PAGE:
A Tragic Kind of Wonderful by Eric LindstromMel Hannigan is nearly 17 years old and has rapid cycling bipolar disorder with mixed states. Her elder brother, who also had mental illness, died not that long ago, and she does not want to think about it. She calls her ability to avoid painful thoughts her superpower, but she eventually learns that she needs to process what happened. It's only near the end of the story in a dramatic final scene that we find out how her brother died. A Tragic Kind of Wonderful is an unusual YA novel in its depiction of a young woman with bipolar disorder. She has been diagnosed and she is taking a carefully
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The Animals' Agenda
Freedom, Compassion, and Coexistence in the Human Age
By Marc Bekoff and Jessica Pierce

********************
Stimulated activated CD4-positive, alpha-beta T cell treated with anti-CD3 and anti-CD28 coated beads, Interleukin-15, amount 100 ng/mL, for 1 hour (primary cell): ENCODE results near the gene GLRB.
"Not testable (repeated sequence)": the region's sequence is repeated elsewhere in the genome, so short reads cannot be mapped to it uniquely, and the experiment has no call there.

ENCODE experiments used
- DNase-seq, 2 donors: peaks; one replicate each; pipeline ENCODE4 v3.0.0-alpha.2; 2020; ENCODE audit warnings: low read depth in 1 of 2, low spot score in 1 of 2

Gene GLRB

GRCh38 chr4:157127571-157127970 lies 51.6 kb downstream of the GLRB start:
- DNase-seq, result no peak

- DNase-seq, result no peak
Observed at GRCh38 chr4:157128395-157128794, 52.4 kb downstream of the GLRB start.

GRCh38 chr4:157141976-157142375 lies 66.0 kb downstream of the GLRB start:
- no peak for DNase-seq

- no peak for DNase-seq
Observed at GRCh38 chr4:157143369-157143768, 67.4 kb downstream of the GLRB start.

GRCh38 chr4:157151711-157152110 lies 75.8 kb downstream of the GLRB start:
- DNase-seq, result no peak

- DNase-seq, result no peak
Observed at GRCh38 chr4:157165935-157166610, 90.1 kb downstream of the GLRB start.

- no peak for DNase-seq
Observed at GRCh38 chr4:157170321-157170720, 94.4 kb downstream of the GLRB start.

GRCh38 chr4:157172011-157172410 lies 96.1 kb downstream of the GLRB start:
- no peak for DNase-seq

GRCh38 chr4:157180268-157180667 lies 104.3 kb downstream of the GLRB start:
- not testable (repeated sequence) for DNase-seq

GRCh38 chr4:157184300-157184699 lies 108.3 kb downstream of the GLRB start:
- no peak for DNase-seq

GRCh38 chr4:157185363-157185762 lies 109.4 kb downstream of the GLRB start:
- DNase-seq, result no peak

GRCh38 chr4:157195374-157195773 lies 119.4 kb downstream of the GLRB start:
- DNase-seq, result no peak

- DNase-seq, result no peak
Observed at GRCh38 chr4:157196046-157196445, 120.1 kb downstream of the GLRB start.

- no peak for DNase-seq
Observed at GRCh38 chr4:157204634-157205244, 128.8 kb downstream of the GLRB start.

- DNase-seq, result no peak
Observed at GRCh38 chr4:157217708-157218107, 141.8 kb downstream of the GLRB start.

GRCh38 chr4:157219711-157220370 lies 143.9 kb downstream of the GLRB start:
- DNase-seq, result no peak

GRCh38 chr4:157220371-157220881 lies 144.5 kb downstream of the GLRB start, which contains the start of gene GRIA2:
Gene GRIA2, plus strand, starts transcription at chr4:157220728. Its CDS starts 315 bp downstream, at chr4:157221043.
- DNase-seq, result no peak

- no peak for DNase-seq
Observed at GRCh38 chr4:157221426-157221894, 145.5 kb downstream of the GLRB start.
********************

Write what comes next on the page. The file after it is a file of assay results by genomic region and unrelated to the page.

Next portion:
Review by Christian Perring on Tue, Jun 13th 2017.
The Animals' Agenda by Marc Bekoff and Jessica PierceBekoff and Pierce argue that animals should be treated much better than they are. They start from the idea of the Five Freedoms, which have been widely used as a way of promoting animal welfare. They are a way of spelling out that idea that animals in human care should be treated well. They should not experience pain and discomfort, fear or distress, and they should be allowed to express their normal behavior. Building on this, Bekoff and Pierce address different ways in which humans use animals: the meat industry, scientific experimentation, zoos, pets, and the treatment and regulation of wil
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Moral Brains
The Neuroscience of Morality
By S. Matthew Liao
Review by Michael Klenk on Tue, Jun 6th 2017.